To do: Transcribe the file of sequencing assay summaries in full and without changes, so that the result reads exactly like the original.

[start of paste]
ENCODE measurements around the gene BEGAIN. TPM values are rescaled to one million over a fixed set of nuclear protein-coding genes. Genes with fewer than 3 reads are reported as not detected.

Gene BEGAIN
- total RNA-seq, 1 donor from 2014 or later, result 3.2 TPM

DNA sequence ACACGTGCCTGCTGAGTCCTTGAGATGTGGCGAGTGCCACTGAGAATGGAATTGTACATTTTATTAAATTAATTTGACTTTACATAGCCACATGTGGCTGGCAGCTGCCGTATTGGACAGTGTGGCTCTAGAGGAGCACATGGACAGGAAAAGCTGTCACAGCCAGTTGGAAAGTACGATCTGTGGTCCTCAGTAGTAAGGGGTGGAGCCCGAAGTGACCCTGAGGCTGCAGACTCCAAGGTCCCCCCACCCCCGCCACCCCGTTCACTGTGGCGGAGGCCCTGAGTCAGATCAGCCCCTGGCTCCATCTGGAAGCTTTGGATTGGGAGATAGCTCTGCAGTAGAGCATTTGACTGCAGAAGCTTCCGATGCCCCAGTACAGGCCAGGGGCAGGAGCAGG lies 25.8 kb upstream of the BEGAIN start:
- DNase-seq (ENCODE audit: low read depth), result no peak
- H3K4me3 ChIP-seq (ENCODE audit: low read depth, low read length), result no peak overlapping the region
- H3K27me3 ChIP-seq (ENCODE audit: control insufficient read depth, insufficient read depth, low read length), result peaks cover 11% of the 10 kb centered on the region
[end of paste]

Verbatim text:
ENCODE measurements around the gene BEGAIN. TPM values are rescaled to one million over a fixed set of nuclear protein-coding genes. Genes with fewer than 3 reads are reported as not detected.

Gene BEGAIN
- total RNA-seq, 1 donor from 2014 or later, result 3.2 TPM

DNA sequence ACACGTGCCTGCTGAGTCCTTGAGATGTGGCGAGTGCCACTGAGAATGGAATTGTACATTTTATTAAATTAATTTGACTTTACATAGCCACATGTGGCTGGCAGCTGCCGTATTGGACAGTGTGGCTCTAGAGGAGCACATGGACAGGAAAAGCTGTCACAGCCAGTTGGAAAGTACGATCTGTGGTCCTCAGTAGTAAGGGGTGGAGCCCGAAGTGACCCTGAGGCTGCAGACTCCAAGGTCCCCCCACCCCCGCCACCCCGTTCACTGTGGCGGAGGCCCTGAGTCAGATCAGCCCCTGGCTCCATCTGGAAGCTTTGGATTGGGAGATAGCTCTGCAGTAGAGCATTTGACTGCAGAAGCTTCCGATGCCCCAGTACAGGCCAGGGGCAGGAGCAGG lies 25.8 kb upstream of the BEGAIN start:
- DNase-seq (ENCODE audit: low read depth), result no peak
- H3K4me3 ChIP-seq (ENCODE audit: low read depth, low read length), result no peak overlapping the region
- H3K27me3 ChIP-seq (ENCODE audit: control insufficient read depth, insufficient read depth, low read length), result peaks cover 11% of the 10 kb centered on the region